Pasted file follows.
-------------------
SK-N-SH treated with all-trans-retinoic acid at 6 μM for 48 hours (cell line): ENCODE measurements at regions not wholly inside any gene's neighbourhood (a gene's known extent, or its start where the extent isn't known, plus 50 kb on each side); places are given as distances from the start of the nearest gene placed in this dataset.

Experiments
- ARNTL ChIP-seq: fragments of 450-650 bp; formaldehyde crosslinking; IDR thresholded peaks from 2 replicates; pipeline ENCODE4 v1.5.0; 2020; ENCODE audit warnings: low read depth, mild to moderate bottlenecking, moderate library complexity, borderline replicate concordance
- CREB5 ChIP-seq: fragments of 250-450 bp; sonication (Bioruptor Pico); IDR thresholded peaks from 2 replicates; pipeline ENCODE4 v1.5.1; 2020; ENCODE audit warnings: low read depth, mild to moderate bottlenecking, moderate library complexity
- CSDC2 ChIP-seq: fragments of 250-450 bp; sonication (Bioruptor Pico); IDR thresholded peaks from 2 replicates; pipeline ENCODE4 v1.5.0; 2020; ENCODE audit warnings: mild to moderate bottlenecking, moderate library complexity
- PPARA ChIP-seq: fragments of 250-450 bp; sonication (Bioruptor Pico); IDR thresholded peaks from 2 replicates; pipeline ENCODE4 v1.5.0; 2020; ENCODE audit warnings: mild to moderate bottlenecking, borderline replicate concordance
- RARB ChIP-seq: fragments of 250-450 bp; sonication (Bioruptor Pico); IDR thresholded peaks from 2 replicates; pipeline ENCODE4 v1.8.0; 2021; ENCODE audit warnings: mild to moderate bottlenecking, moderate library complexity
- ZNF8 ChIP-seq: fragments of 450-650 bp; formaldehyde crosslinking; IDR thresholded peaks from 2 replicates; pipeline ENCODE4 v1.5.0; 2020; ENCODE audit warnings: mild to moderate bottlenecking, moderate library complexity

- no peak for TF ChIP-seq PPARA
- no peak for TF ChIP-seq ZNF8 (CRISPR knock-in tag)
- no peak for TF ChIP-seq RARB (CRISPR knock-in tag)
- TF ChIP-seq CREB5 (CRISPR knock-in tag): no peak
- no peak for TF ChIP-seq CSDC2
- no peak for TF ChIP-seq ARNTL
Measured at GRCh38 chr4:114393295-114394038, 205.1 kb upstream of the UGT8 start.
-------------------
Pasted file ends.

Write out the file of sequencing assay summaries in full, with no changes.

SK-N-SH treated with all-trans-retinoic acid at 6 μM for 48 hours (cell line): ENCODE measurements at regions not wholly inside any gene's neighbourhood (a gene's known extent, or its start where the extent isn't known, plus 50 kb on each side); places are given as distances from the start of the nearest gene placed in this dataset.

Experiments
- ARNTL ChIP-seq: fragments of 450-650 bp; formaldehyde crosslinking; IDR thresholded peaks from 2 replicates; pipeline ENCODE4 v1.5.0; 2020; ENCODE audit warnings: low read depth, mild to moderate bottlenecking, moderate library complexity, borderline replicate concordance
- CREB5 ChIP-seq: fragments of 250-450 bp; sonication (Bioruptor Pico); IDR thresholded peaks from 2 replicates; pipeline ENCODE4 v1.5.1; 2020; ENCODE audit warnings: low read depth, mild to moderate bottlenecking, moderate library complexity
- CSDC2 ChIP-seq: fragments of 250-450 bp; sonication (Bioruptor Pico); IDR thresholded peaks from 2 replicates; pipeline ENCODE4 v1.5.0; 2020; ENCODE audit warnings: mild to moderate bottlenecking, moderate library complexity
- PPARA ChIP-seq: fragments of 250-450 bp; sonication (Bioruptor Pico); IDR thresholded peaks from 2 replicates; pipeline ENCODE4 v1.5.0; 2020; ENCODE audit warnings: mild to moderate bottlenecking, borderline replicate concordance
- RARB ChIP-seq: fragments of 250-450 bp; sonication (Bioruptor Pico); IDR thresholded peaks from 2 replicates; pipeline ENCODE4 v1.8.0; 2021; ENCODE audit warnings: mild to moderate bottlenecking, moderate library complexity
- ZNF8 ChIP-seq: fragments of 450-650 bp; formaldehyde crosslinking; IDR thresholded peaks from 2 replicates; pipeline ENCODE4 v1.5.0; 2020; ENCODE audit warnings: mild to moderate bottlenecking, moderate library complexity

- no peak for TF ChIP-seq PPARA
- no peak for TF ChIP-seq ZNF8 (CRISPR knock-in tag)
- no peak for TF ChIP-seq RARB (CRISPR knock-in tag)
- TF ChIP-seq CREB5 (CRISPR knock-in tag): no peak
- no peak for TF ChIP-seq CSDC2
- no peak for TF ChIP-seq ARNTL
Measured at GRCh38 chr4:114393295-114394038, 205.1 kb upstream of the UGT8 start.